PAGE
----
HAYS, Kan. (KSNW) – The recent arctic blast led to skyrocketing energy demands across the midwest and now many customers are fearing skyrocketing bills.
Midwest Energy, Inc. is a company that provides gas and electric services to a large portion of western Kansas. Following the recent weeks’ weather and events, the company had hundreds of concerned customers reach out to ask if they too could expect higher bills in the coming months and if they needed to prepare for a financial hit.
In response to the calls, company CEO Patrick Parke said, “We will stand with our customers.”
He says the last few weeks have been rather uncommon, and although the company in the past has faced similar environmental changes, the short period of time in which the recent storm happened, is a situation that many energy employers haven’t seen in their careers.
Parke says in the first part of February, the company sold 40% more gas compared to this time last year. “We are seeing numbers around the country that even small utilities are dealing with seven and eight-digit increases in energy bills just for a single month,” Parke said.
But even with the increase, Parke says the company will not be sending homeowners unpayable bills. “We are planning to spread any increased costs over several months or even years if that’s what it takes,” said Parke. “We don’t want customers to realize the full impact of this in just one or two bills.”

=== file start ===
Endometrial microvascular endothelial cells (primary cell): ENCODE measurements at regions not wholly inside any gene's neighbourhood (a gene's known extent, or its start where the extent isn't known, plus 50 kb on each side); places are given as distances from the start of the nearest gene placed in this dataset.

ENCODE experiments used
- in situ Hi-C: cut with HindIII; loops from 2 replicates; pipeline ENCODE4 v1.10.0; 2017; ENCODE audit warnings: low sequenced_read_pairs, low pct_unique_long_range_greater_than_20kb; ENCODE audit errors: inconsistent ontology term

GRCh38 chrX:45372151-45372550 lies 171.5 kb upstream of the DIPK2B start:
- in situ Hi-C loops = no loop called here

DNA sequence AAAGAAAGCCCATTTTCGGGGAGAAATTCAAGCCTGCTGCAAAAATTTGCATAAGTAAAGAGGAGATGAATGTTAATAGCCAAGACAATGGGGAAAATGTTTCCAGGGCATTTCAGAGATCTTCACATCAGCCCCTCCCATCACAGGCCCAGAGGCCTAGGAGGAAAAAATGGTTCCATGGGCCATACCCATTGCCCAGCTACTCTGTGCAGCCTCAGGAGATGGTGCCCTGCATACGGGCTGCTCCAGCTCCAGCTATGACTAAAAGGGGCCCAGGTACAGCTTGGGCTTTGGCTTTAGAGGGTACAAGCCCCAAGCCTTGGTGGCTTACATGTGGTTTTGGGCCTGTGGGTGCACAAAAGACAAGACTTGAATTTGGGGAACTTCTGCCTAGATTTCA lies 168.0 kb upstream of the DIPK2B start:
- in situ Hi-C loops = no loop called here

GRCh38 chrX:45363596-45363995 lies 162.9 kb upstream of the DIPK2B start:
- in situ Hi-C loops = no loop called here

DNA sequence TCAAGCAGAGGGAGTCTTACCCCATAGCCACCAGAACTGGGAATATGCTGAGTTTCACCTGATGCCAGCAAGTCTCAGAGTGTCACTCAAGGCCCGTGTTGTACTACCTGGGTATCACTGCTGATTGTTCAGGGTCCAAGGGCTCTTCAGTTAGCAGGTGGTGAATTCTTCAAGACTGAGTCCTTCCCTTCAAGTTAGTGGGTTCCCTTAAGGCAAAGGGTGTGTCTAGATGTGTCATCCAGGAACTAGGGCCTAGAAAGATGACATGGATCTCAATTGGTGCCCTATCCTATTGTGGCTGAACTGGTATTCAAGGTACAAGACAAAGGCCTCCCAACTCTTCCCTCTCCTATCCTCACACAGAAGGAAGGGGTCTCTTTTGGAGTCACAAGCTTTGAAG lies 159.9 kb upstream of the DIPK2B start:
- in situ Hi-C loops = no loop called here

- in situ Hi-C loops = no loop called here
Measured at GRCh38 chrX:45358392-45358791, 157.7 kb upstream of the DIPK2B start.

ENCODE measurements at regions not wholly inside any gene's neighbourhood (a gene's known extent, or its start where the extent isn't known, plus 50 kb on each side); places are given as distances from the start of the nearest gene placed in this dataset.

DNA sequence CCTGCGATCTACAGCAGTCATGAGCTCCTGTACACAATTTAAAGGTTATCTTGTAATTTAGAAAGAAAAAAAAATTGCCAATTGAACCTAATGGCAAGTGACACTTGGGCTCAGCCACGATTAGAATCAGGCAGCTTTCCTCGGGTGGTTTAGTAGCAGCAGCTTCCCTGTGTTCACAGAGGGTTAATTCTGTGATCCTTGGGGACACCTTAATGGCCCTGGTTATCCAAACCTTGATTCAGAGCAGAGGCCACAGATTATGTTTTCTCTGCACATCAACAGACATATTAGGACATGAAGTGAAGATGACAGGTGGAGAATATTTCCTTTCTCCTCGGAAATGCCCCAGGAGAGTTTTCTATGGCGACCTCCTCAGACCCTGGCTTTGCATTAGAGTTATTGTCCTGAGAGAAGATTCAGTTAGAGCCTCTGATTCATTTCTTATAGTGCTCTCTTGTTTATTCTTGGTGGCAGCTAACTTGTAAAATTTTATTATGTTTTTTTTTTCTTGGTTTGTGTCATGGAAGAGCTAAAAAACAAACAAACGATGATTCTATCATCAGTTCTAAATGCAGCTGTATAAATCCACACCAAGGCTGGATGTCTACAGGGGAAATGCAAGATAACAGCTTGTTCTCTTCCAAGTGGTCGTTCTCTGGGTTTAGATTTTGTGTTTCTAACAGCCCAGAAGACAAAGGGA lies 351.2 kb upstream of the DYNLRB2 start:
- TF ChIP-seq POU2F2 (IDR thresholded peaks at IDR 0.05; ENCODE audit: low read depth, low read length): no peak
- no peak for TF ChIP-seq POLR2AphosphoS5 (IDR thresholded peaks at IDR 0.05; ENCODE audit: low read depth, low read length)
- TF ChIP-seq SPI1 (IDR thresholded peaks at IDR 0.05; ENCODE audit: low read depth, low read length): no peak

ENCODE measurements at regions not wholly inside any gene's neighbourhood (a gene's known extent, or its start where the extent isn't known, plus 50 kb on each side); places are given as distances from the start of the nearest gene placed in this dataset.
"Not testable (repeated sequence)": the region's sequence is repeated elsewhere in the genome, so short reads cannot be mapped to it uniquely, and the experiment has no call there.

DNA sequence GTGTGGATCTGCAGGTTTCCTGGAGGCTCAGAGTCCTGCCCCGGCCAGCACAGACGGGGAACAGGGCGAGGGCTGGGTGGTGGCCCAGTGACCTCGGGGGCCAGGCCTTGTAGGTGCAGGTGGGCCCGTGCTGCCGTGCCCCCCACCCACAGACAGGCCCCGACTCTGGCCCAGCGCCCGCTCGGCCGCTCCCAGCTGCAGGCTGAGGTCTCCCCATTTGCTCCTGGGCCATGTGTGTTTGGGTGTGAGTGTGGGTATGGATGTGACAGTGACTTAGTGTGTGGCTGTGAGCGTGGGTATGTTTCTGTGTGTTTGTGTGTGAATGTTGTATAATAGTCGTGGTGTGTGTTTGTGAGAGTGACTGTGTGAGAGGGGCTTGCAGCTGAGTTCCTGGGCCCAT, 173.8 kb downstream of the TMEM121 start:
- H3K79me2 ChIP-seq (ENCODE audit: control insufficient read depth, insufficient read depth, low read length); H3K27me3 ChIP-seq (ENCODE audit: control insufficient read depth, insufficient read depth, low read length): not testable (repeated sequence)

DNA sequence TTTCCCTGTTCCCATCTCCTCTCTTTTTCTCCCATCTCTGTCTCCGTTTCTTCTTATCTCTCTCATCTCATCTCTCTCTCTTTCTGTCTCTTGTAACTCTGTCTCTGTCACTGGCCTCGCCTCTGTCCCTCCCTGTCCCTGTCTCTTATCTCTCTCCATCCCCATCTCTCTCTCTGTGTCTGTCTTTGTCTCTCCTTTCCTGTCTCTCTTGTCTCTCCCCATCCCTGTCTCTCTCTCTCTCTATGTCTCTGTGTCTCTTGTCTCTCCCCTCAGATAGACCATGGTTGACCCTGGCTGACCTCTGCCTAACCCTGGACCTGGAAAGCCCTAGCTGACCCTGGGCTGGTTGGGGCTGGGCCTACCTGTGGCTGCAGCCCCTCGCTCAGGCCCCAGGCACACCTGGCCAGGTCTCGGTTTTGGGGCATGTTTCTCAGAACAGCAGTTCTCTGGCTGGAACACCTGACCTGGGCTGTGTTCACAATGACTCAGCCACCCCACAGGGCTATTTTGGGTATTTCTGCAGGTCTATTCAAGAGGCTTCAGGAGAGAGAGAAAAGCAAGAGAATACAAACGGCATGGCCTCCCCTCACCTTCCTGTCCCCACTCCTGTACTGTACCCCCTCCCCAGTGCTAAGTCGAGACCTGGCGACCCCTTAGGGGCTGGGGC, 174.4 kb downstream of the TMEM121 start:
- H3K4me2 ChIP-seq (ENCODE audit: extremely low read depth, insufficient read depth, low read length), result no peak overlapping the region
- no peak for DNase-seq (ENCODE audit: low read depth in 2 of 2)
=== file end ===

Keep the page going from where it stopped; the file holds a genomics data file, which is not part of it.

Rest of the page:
While the company is still working out the specifics for billing, for community members, it’s a relief.
Glenn and Dawne Leiker have been Midwest Energy, Inc. customers for more than 30 years. They are also in the middle of a home renovation. They say with the money that’s gone to their home upgrades, they were worried they may have to dip into savings to pay their next energy bill.
“I was thinking, what’s in savings, what do we have if we have to dig into that — where will it come from?” said Dawne Leiker. When they heard the news from the company, they welcomed it. “We put a lot of money on this [house], so knowing we don’t have to spend a thousand bucks on an energy bill helps a lot,” said Glenn Leiker.
For retiree Sandra May, she says she has also been a longtime customer of Midwest Energy, Inc. May says although she wasn’t nervous, she was concerned and if needed, was prepared to make payments on her next bill throughout the next year.
“It made me feel a little more comfortable, knowing that if our bill was really horrific, that we would be able to handle it,” said May. She added that her main concern was for those that may not be able to afford the price increases.
“I really do hope and pray that with these bills and with this past freeze, people will recover and not have to worry — just don’t want people to have to worry, if Midwest Energy’s announcement is going to make them worry less, that’s great,” said May.
Midwest Energy did say they won’t know the full impact of the surge in prices until the company’s pipeline energy supplier bills come in, which likely won’t happen until mid-March. Officials also noted that by deferring payments, the company could face increased interest costs.